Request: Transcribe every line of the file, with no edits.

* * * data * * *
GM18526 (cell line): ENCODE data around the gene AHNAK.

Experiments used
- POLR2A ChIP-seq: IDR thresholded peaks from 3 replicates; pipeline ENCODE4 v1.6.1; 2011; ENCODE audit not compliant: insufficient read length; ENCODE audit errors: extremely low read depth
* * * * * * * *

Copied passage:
GM18526 (cell line): ENCODE data around the gene AHNAK.

Experiments used
- POLR2A ChIP-seq: IDR thresholded peaks from 3 replicates; pipeline ENCODE4 v1.6.1; 2011; ENCODE audit not compliant: insufficient read length; ENCODE audit errors: extremely low read depth